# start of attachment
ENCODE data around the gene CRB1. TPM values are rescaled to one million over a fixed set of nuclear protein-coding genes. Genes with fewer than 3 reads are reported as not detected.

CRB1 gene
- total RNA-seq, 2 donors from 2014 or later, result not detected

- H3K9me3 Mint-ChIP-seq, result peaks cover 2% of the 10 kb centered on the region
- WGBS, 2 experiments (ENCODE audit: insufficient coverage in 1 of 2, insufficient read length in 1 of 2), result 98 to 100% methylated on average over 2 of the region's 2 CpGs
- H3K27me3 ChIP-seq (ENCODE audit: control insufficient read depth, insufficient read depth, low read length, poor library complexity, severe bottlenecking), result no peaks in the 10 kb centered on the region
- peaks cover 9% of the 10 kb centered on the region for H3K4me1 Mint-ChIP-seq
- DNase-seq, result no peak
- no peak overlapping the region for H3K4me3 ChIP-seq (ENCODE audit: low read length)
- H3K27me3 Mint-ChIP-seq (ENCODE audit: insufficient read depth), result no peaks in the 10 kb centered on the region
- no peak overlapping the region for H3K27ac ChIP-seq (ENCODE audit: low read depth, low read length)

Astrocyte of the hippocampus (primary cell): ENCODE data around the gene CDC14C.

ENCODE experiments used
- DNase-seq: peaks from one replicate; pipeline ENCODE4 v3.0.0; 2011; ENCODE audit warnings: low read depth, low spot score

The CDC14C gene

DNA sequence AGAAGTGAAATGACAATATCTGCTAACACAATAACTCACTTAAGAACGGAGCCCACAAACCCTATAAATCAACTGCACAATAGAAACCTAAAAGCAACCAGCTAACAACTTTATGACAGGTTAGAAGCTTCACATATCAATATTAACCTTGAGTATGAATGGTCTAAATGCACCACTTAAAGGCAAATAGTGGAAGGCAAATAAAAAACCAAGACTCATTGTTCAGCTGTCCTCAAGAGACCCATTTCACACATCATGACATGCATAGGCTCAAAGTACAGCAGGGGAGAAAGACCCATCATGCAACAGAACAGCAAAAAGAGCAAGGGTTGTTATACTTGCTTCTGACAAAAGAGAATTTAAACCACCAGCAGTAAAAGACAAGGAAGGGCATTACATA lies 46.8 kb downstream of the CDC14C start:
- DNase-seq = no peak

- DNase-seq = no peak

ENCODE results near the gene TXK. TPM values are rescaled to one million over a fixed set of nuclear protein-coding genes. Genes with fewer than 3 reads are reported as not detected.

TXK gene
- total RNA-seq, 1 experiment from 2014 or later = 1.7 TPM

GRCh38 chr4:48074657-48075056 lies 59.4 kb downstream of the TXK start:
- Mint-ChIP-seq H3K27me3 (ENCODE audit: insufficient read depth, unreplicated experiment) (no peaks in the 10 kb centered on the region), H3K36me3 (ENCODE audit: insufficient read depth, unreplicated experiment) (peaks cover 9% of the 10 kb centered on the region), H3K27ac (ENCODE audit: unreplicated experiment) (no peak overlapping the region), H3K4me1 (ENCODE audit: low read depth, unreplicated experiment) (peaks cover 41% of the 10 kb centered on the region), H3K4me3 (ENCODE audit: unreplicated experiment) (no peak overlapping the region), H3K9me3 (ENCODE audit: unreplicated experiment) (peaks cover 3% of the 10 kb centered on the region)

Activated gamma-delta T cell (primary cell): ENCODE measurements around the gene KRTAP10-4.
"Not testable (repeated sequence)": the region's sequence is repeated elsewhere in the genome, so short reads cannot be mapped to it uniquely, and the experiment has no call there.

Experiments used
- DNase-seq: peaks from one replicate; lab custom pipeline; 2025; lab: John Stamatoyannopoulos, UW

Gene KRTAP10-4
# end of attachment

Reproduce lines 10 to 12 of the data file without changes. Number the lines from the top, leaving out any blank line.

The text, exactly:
- H3K27me3 Mint-ChIP-seq (ENCODE audit: insufficient read depth), result no peaks in the 10 kb centered on the region
- no peak overlapping the region for H3K27ac ChIP-seq (ENCODE audit: low read depth, low read length)

Astrocyte of the hippocampus (primary cell): ENCODE data around the gene CDC14C.